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NEWS RELEASE · 22nd November 2012
Rob Fleming BC NDP
On Tuesday night, a fully loaded cargo ship accidentally ran aground six nautical miles from the Prince Rupert harbor.

The ship, piloted by a highly experienced local navigator, swerved to avoid a small fishing boat, hitting a sandbar.

Luckily, no one was hurt, and it appears that the damage is minimal. But imagine if other factors intervened, like inclement weather, poor visibility, or heavy marine traffic. Now imagine that, instead of a cargo vessel, the ship that ran aground was an oil supertanker carrying two million barrels of crude bitumen.

The Douglas Channel, where tankers carrying Enbridge bitumen would travel, is far more dangerous than Prince Rupert.

Tuesday’s accident reminds us just how easily we could be facing a major environmental catastrophe on BC’s pristine north coast if the Enbridge pipeline is built. A similar accident could devastate the local environment and economy for decades.

We simply can’t accept the risk that the Enbridge pipeline poses to BC’s north coast.

Adrian Dix and the BC NDP have been standing up for our environment by opposing the Enbridge pipeline. But we need your help to send our message to the BC Liberals.

If you haven’t already, please sign our letter opposing the Enbridge pipeline. Then send this email along to two friends and ask them to do the same.

Together, we can stop the Enbridge pipeline and protect our coast.
And for further information, there is an easy solution
Comment by Merv Ritchie on 24th November 2012
"The Problem and Solution for all Current Ocean Going Tankers" is the title of another composition (Written April 25, 2012). It addresses this subject and presents an alternative and a solution to all these hazards.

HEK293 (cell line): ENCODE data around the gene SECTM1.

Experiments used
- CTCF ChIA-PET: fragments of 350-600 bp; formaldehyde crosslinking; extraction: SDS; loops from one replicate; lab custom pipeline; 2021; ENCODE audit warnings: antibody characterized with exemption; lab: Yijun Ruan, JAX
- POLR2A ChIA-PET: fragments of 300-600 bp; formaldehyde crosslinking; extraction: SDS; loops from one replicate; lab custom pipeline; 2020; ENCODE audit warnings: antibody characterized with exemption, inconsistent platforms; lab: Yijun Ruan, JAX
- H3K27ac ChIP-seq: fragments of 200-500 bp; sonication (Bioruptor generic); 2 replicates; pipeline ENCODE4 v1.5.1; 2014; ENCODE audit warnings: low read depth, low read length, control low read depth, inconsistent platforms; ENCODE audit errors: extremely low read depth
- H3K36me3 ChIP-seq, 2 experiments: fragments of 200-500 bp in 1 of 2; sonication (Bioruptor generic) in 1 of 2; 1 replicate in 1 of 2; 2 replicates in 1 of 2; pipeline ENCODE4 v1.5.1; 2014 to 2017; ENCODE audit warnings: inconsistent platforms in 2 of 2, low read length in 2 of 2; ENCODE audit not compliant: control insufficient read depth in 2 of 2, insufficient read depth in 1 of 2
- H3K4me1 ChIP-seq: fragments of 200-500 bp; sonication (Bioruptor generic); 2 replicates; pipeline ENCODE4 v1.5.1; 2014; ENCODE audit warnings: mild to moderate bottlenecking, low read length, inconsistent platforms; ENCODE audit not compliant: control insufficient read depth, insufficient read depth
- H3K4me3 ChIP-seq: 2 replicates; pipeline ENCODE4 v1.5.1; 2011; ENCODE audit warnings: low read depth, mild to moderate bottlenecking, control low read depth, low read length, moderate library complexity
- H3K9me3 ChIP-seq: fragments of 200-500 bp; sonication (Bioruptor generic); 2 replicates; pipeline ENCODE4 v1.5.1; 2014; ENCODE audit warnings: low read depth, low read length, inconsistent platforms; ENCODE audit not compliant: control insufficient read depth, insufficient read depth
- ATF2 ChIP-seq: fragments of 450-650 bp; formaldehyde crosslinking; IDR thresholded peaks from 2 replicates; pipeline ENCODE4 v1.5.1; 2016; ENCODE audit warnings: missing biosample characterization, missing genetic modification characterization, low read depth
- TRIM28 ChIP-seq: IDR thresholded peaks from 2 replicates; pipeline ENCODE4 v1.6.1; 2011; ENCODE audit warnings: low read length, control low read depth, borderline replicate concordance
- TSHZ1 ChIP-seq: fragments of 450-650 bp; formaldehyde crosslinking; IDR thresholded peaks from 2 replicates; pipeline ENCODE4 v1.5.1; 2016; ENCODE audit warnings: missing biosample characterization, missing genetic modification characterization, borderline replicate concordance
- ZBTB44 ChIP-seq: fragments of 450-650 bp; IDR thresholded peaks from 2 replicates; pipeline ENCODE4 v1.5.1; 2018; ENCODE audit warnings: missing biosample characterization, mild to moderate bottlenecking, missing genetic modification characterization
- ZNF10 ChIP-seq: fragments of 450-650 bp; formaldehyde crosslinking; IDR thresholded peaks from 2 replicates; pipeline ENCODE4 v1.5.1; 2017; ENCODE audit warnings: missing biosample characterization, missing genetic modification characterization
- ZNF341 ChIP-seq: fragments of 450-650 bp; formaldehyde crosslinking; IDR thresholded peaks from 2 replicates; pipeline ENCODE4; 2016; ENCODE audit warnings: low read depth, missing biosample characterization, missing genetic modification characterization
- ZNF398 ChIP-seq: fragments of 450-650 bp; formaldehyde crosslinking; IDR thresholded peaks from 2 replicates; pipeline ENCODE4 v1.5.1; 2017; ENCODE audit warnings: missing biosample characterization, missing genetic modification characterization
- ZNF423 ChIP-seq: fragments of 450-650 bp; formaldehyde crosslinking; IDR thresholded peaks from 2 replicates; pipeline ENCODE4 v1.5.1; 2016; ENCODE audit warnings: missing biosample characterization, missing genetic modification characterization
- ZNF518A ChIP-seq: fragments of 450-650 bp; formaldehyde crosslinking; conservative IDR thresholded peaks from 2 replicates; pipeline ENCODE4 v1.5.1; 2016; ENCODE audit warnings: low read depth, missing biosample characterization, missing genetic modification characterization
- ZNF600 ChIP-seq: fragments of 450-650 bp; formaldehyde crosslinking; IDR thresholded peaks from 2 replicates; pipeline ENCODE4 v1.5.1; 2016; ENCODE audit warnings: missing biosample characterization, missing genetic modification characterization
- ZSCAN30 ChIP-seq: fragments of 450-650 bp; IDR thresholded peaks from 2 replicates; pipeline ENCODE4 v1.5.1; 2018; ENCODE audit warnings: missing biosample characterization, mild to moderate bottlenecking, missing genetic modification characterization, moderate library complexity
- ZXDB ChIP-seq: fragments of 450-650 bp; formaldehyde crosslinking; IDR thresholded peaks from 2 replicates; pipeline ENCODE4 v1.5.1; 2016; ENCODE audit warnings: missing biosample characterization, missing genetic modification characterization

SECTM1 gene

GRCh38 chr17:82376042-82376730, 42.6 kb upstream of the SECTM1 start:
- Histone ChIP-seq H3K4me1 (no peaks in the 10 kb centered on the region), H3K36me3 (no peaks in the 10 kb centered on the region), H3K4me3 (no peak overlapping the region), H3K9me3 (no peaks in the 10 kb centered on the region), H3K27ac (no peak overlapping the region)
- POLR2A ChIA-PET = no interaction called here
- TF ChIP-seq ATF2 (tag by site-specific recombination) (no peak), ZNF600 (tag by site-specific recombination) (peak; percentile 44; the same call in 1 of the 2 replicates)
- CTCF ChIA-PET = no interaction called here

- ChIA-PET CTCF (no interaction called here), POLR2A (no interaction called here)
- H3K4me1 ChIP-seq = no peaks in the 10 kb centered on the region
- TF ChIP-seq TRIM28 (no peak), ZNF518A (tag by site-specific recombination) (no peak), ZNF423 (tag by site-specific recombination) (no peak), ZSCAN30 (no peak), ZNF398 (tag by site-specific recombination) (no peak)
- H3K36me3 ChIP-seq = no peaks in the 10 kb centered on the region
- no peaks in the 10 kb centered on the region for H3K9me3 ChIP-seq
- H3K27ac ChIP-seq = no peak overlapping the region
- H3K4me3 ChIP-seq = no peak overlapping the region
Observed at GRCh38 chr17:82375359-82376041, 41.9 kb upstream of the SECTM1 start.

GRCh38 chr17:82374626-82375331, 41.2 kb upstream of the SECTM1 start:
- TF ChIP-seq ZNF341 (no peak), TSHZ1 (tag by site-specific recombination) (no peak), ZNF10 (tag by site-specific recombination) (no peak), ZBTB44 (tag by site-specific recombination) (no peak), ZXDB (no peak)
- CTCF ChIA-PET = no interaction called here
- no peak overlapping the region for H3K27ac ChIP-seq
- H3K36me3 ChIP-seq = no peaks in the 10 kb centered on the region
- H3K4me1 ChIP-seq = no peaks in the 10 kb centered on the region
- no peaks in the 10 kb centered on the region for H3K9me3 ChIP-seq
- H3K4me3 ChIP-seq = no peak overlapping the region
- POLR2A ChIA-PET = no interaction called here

Find it by typing only two words in our search menu, "problem" and "solution" and then select the "advanced options" and select "all words" for the search,
guess where now!
Comment by Pat#1 on 24th November 2012
http://www.huffingtonpost.ca/2012/11/23/support-builds-among-prem_n_2177124.html

If we stop enbridge here, I guess they will try to go there instead.

We must continue to embrace, educate, and enforce our rights to be heard.

No matter where they pipe this sticky black crap, we must save our environment and our country.

take a LOOK!
Comment by Pat#1 on 24th November 2012
http://www.shipwrecklog.com/log/page/3/

a site to keep handy when we cannot get the info we desire....
take a look at all of the wrecks....the pollution, the deaths, the untold misery.

I, for one, am truly pissed off.

Black Friday???
Sorry for the confusion
Comment by Merv Ritchie on 23rd November 2012
"What Defines an Oil Tanker - Are They Already Here?" is the title of an article/commentary we composed in September 2012.

If you type two words into our search engine "oil" and "Tanker" and select the all words feature from the advanced search menu, you will find this article as a top listing.

This details everything necessary to understand what defines an oil tanker. Small tankers, double hulled HandyMax style might have four holds each carrying 2500 tonnes. A Panamax Tanker also holds 2500 tonnes except it is allowed to sail into Rupert and Kitimat single hulled. This one that ran aground was just such a Vessel as was the Rena which broke up off the coast of New Zealand fouling their beaches.

We did not report this was a Crude oil tanker, I wrote that personally as a comment to an article the NDP wrote. We reported on the incident with clear factual details and in a further article wrote about what the Coast Guard stated and the Port Authority. That is reporting. The comment is just that, a comment.